Richard Hodges is one of Europe’s preeminent archaeologists. He has transformed the way we understand the early Middle Ages, and has put the past to work for the present, through a sequence of paradigmatic excavations in England, Italy and Albania. Encounters, Excavations and Argosies pays tribute to him with a series of reflections on some of the themes and issues which have been central to his work over the last forty years. The contributors are colleagues, many his students, above all friends of the man whose ideas, example, trust, and loyalty have touched and inspired us all.

About the Authors
John Mitchell first met Richard Hodges at Castel San Vincenzo in 1981, a jobbing art-historian dropping by to assess some excavated fresco-fragments, was hooked and has been working with him ever since, in Molise, southern Albania and more recently in Tuscany. He is Professor in the History of Art (emeritus) at the University of East Anglia.

John Moreland took his first Archaeology tutorial with Richard Hodges at the University of Sheffield in 1977. Richard also supervised his PhD, and they worked closely together on excavations at Roystone Grange (Derbyshire), San Vincenzo al Volturno (Italy), and Butrint (Albania). He is Professor of Historical Archaeology at the University of Sheffield.

Bea Leal studied metalwork at Camberwell Art College and history of art at the University of East Anglia, finishing her PhD there (on Images of Architecture in Late Antiquity) in 2016. Her interests are in the art and architecture of the late antique and early medieval Mediterranean, and especially the early Islamic period.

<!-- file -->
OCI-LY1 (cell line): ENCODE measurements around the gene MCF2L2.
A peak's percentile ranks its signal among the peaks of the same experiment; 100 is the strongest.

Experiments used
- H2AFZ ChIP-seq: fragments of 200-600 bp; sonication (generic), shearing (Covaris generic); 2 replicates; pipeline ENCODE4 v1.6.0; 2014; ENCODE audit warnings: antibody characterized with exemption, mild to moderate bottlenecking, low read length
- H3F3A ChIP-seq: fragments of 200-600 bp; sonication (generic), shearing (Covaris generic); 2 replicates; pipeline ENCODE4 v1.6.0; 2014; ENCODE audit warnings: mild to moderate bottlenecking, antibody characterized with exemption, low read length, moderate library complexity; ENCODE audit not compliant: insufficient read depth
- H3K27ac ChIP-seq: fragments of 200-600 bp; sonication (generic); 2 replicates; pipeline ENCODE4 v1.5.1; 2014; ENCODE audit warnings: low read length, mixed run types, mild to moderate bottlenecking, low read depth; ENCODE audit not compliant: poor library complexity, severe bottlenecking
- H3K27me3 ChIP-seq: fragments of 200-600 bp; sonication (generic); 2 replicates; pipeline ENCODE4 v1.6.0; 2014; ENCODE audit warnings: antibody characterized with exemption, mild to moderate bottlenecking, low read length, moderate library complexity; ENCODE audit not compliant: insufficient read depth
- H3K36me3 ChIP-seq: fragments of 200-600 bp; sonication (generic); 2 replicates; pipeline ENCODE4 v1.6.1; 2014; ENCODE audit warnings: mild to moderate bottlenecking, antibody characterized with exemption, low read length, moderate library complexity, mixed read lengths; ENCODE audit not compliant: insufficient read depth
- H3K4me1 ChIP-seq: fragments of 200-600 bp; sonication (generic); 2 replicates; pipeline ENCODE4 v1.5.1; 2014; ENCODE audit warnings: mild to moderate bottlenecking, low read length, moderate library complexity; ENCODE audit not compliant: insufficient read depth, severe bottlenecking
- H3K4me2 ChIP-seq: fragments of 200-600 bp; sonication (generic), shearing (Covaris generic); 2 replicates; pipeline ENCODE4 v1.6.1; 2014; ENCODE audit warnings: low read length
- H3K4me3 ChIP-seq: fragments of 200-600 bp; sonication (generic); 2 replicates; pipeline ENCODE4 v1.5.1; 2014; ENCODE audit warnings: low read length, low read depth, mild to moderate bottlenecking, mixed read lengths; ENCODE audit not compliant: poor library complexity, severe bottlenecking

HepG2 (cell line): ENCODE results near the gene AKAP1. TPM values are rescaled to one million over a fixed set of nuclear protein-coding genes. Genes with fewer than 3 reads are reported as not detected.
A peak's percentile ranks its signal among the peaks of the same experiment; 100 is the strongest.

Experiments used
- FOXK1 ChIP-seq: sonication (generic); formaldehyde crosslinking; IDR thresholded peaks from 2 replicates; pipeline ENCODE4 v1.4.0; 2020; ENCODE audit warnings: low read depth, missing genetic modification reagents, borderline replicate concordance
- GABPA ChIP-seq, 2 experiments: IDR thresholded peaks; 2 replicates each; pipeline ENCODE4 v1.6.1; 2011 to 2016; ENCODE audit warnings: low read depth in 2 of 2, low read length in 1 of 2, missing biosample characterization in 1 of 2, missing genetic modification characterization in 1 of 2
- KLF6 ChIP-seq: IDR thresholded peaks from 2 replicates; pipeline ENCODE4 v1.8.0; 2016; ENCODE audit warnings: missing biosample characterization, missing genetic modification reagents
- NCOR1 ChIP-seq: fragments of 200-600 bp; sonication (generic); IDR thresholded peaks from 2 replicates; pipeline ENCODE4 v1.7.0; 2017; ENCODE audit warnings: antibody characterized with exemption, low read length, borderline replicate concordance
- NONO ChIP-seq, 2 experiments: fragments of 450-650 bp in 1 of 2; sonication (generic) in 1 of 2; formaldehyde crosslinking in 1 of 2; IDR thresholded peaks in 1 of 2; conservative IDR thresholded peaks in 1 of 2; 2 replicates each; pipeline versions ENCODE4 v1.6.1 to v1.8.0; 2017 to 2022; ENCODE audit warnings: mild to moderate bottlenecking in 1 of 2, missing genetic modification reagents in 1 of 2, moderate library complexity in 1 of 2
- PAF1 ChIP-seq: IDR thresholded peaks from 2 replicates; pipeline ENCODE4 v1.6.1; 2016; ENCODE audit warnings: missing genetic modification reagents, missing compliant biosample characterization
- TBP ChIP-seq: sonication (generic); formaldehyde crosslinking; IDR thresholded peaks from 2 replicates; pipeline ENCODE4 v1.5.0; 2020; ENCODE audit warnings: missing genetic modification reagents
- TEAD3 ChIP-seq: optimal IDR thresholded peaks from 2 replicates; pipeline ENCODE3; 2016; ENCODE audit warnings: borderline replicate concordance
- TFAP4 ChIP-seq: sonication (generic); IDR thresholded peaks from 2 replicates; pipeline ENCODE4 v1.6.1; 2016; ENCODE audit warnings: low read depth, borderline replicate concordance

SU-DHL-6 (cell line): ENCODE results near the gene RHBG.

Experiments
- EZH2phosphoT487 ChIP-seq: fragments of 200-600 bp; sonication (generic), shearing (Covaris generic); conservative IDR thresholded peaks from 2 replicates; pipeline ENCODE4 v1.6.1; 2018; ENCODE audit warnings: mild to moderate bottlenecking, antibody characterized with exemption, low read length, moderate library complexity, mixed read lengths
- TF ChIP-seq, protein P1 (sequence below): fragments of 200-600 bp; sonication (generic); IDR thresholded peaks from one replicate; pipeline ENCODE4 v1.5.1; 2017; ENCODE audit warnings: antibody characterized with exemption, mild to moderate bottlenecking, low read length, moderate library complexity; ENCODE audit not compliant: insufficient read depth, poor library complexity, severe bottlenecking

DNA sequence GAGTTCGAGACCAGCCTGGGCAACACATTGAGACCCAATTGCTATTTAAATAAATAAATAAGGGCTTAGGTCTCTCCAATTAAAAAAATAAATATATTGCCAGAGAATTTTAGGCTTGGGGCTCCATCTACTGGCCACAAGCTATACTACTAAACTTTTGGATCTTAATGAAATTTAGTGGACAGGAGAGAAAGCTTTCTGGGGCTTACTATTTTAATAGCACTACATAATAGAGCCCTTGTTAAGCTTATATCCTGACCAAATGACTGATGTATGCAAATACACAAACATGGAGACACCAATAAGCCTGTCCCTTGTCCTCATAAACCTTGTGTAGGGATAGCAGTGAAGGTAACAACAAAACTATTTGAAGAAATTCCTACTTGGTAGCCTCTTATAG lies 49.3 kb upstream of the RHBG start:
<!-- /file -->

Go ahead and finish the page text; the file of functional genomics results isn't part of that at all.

The History and Archaeology of Cathedral Square Peterborough by Stephen Morris. xii+84 pages; illustrated throughout in colour and black & white (38 plates in colour). 356 2017. Available both in printed and e-versions. Printed ISBN 9781784916619. £29.00 (No VAT). Epublication ISBN 9781784916626. £16.00 (Exc. VAT) Institutional Price £29.00 (Exc. UK VAT) Book contents pageBuy Now

Northamptonshire Archaeology, now MOLA Northampton, was commissioned by Opportunity Peterborough (Peterborough City Council) to undertake archaeological work ahead of an improvement scheme centred on Cathedral Square, the historic centre of Peterborough. The construction of two triangular arrays of fountains in the central part of Cathedral Square formed the core of the archaeological investigation, which was undertaken from November 2008 to August 2011.